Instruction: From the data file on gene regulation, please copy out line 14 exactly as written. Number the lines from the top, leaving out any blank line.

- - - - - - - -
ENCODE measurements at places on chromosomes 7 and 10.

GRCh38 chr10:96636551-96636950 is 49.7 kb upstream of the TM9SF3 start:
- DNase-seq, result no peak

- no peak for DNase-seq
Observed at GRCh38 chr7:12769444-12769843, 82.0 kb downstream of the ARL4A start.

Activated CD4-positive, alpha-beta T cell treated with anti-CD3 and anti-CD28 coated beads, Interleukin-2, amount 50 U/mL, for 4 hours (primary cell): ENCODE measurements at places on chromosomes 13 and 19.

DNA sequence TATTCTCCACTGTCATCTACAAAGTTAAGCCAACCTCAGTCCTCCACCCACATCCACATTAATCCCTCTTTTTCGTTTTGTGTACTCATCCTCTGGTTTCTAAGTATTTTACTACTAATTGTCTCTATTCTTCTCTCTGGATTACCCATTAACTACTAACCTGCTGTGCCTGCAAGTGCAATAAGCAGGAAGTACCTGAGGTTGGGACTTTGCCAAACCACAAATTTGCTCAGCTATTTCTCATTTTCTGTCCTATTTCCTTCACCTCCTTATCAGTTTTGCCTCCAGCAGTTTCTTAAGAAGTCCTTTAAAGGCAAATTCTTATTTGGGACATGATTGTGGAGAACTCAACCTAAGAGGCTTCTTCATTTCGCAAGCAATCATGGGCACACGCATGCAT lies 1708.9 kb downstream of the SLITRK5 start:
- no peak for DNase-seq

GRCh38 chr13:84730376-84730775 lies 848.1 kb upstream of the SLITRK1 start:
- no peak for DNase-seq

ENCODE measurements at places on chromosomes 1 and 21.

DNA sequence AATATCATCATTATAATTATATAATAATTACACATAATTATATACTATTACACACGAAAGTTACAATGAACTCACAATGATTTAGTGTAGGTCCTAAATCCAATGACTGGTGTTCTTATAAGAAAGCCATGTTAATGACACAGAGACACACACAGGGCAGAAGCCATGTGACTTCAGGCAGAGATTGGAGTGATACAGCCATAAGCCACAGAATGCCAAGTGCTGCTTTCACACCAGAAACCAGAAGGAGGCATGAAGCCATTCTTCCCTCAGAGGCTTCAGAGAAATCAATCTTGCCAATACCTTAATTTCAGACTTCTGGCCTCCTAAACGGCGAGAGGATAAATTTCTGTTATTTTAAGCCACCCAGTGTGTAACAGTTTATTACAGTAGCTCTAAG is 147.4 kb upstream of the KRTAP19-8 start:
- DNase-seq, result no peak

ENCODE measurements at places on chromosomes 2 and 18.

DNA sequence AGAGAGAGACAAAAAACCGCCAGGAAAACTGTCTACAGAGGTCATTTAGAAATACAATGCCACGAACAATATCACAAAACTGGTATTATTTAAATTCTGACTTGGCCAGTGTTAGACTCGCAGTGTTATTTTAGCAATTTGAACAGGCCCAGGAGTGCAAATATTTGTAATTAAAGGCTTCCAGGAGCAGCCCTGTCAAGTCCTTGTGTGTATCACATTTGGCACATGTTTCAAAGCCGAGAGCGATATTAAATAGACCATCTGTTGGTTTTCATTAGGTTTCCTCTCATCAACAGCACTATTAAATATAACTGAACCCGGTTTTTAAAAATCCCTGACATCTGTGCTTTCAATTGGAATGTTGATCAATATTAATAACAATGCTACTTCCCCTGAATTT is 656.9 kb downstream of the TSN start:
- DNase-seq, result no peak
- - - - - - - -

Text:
ENCODE measurements at places on chromosomes 2 and 18.